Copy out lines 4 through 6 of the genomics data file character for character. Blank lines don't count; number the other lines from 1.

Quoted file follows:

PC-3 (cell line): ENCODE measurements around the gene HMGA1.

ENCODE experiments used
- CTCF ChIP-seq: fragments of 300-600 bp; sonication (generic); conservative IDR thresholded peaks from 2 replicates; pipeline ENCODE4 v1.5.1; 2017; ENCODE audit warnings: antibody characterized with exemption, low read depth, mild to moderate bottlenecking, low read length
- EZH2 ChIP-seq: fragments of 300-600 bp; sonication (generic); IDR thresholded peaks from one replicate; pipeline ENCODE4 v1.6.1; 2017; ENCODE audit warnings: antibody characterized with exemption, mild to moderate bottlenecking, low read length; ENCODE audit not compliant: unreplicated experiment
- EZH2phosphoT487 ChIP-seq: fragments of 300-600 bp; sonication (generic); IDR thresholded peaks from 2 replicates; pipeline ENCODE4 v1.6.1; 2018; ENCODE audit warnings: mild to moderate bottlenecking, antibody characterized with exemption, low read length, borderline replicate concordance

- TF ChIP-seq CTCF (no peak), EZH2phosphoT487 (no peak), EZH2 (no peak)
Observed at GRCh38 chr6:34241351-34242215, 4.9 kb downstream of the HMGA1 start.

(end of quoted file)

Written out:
- EZH2 ChIP-seq: fragments of 300-600 bp; sonication (generic); IDR thresholded peaks from one replicate; pipeline ENCODE4 v1.6.1; 2017; ENCODE audit warnings: antibody characterized with exemption, mild to moderate bottlenecking, low read length; ENCODE audit not compliant: unreplicated experiment
- EZH2phosphoT487 ChIP-seq: fragments of 300-600 bp; sonication (generic); IDR thresholded peaks from 2 replicates; pipeline ENCODE4 v1.6.1; 2018; ENCODE audit warnings: mild to moderate bottlenecking, antibody characterized with exemption, low read length, borderline replicate concordance

- TF ChIP-seq CTCF (no peak), EZH2phosphoT487 (no peak), EZH2 (no peak)